Pilau Rice

Ingredients Butter - a large knob Pilau Rice Spice Mix - 4 teaspoons Onion - 1, finely chopped Basmati rice - 4 servings Stock - 2 x volume of rice Salt - 2 teaspoons Method Melt the butter in a heavy pan, add the Pilau Rice Spice Mix with the chopped onion and fry until golden. Add the Basmati rice and gently stir to coat in the butter & spice mixture. Add boiling stock and salt, stir once only then cover and cook on a low heat until the rice is tender and stock is absorbed. Remove from the heat, cover with a tea towel for 10 minutes, then serve.

Aloo Gobi

National vegetarian week last week has had so many of you visiting the website for cooking inspiration, vegetarian curry recipes and also sharing photos on Instagram, Twitter and Facebook of everything you’ve been cooking from the cookbook and all the recipes you’ve tried here. I continuously get requests for recipe you want to find out more about. Aloo Gobi has been by far the most requested. There are plenty of versions using the humble cauliflower in Indian cooking including with gravy, pickled with spices alongside regional variations of this dish. I’ve shared a really delicious cauliflower curry with green peas in my book which is a family favorite. This recipe for spiced cauliflower with potato is my go to for when I need something thats easy and delicious. So its great for a midweek meal and also brilliant as an accompaniment when you have plenty of variety at your dinner table. Punjabi Aloo Gobi cooked with turmeric, chillies, coriander and ginger all lending a delicious flavour to the vegetables. This is a dry dish and perfect to scoop up with chapattis or naan along with raita. I prefer using chunks of boiled potatoes as it speed up cooking and also the potatoes soak up all the flavour from the spices and any remaining moisture thats leftover in the pan. One of my favorite ingredients in Indian cooking is dried fenugreek leaves and is perfect to finish the dish. I use it in vegetarian as well as chicken dishes. You can leave [...]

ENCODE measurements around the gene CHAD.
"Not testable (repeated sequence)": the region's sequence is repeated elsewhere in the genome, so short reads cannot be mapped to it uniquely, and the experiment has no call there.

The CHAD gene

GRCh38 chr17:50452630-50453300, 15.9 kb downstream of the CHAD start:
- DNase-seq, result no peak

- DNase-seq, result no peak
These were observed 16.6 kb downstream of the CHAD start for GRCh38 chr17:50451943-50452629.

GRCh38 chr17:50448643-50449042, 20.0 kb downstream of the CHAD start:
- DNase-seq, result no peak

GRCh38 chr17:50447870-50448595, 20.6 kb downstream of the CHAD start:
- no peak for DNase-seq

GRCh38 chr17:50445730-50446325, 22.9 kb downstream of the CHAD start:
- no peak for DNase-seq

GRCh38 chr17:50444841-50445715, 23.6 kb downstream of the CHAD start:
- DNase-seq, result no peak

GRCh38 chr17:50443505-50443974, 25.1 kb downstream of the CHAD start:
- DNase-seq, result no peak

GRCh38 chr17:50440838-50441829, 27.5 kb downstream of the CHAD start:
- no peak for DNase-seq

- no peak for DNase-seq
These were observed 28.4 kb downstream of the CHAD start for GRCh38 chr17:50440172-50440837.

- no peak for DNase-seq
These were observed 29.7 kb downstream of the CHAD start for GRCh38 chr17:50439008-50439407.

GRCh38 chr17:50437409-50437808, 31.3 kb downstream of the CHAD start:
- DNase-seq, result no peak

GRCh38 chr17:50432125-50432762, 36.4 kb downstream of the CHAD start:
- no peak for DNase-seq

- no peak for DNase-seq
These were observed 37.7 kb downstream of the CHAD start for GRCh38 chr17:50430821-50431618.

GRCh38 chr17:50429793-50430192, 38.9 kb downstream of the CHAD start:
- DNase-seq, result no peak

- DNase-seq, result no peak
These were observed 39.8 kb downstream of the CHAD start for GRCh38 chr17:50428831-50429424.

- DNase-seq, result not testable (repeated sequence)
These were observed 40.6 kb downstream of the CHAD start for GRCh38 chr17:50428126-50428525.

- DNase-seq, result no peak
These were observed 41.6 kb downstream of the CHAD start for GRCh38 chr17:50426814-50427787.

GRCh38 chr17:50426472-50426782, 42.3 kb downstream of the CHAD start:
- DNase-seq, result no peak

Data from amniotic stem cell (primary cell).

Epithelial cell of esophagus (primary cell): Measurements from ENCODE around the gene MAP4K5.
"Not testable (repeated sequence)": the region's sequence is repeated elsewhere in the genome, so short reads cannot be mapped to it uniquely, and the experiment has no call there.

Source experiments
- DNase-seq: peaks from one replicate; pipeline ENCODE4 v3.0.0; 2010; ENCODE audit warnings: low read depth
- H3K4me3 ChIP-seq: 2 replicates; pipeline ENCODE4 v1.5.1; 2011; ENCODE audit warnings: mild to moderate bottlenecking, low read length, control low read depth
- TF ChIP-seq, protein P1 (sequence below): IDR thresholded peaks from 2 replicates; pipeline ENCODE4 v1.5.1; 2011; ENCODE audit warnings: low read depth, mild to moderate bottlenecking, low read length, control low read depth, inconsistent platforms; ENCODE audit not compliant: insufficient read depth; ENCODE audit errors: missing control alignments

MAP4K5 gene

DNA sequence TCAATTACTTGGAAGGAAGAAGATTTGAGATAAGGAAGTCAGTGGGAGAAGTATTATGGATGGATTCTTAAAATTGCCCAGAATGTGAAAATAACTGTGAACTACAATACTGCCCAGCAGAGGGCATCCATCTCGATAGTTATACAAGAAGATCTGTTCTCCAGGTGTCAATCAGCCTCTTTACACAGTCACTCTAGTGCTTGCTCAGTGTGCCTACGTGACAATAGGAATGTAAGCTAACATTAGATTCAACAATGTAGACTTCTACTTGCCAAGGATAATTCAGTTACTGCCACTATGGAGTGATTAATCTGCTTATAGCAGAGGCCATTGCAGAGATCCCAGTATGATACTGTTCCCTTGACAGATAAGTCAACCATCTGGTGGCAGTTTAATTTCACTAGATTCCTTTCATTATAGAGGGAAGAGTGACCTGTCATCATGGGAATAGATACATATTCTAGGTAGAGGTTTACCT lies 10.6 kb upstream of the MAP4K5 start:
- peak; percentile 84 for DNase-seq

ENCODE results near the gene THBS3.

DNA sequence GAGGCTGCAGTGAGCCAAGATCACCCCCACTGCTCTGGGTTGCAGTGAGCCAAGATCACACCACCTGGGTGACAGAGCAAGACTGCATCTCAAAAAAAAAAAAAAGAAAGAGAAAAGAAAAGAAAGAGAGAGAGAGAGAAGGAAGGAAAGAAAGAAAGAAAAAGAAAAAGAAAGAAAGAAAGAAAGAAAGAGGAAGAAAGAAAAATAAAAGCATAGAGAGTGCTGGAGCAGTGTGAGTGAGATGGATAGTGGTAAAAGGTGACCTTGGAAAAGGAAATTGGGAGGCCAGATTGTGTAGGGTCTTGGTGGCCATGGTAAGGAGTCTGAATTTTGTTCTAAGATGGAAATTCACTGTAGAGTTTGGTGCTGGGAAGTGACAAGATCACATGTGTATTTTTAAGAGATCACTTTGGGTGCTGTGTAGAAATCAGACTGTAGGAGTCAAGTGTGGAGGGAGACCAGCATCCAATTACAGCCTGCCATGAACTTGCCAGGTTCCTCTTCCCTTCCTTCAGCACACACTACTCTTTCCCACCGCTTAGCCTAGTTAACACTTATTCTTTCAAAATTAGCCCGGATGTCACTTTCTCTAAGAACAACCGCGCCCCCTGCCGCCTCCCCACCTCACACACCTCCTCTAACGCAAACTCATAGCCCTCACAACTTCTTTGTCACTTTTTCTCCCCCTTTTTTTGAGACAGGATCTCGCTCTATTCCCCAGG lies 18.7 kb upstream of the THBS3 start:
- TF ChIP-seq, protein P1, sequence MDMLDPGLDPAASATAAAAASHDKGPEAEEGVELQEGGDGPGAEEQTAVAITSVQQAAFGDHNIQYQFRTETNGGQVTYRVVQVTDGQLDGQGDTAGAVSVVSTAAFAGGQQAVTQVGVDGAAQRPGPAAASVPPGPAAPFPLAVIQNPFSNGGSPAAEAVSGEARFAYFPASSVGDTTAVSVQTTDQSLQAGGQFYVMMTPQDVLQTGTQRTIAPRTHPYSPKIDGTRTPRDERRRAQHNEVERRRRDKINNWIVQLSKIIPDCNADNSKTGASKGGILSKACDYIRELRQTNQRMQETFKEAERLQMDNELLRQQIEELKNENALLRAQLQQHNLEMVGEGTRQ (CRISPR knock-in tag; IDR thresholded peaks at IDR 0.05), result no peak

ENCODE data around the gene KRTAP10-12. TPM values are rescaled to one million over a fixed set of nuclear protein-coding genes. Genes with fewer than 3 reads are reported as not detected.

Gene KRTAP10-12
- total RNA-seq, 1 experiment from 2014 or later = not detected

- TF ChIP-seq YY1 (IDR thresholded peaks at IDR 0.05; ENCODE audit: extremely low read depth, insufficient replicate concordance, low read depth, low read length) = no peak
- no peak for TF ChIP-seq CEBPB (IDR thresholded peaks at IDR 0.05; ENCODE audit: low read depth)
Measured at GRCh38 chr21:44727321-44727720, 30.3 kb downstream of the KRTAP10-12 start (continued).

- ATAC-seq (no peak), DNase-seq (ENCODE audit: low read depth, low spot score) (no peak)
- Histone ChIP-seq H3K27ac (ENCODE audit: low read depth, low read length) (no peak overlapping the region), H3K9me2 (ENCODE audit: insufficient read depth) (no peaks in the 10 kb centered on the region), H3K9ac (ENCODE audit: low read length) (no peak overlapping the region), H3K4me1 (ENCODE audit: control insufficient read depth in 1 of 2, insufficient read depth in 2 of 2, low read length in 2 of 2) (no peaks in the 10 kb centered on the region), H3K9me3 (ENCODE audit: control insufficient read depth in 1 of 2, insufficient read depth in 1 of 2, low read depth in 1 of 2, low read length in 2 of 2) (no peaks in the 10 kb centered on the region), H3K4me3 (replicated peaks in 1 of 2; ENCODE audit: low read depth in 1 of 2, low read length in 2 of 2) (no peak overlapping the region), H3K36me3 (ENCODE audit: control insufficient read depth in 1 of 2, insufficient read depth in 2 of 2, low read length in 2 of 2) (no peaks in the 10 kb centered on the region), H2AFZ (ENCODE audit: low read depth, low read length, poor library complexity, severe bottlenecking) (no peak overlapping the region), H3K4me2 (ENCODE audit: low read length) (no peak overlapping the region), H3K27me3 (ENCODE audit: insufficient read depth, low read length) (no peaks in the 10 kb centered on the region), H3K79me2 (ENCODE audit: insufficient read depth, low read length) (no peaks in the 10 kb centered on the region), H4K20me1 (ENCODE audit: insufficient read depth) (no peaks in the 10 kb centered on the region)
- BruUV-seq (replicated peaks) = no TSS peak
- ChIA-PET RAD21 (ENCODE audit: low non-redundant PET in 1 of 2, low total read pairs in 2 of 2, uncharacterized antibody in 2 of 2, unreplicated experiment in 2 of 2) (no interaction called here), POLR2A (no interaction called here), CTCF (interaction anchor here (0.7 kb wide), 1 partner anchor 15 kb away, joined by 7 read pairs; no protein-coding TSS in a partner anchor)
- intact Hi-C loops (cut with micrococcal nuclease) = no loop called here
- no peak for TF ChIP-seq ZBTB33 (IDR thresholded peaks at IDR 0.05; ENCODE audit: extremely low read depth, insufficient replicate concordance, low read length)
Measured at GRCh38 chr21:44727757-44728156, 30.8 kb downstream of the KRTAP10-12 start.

Chicken Ishtu

There is nothing like a warming bowl of stew for a cold evening. My recipe for a Kerala style Chicken stew is perfect to bring warmth and spice. Coconut milk, whole spices and fresh herbs including coriander, chillies and curry leaves make this stew or ‘ishtu’ (as its known in southern India) so very delicious. This is one I’ve grown up eating and though it’s not often you’ll be able to slurp down a bowl in your local Indian it most definitely worth making it at home. This is a really simple version and one thats perfect with just a few spices. Its a one pot dish and a soupy broth like consistency which I savour with some dosa. You can swap the chicken for vegetables or turkey even. If you prefer a thicker creamier curry make sure to lessen the quantity of water and coconut milk slightly and simmer without the lid at the end. Finish the dish with fresh herbs and serve with rice, soft dosas or some flaky paratha. Ingredients 1.2 kg skinless chicken on the bone cut to medium pieces 150gm white onion 5 cloves of garlic 2 tbsp vegetable oil 1 green chilli slit lengthwise 2" cinnamon stick 3 cloves 4-5 green cardamom pods 12-14 curry leaves 1 tsp coarsely ground black pepper powder 150mls water Salt to taste 400 mls coconut milk ½ “piece of ginger slivers 1 green chilli thinly sliced Coriander for garnish Method Using a blender, make a fine smooth paste of the white onion and the garlic cloves with 30mls water to help. Heat oil in a deep [...]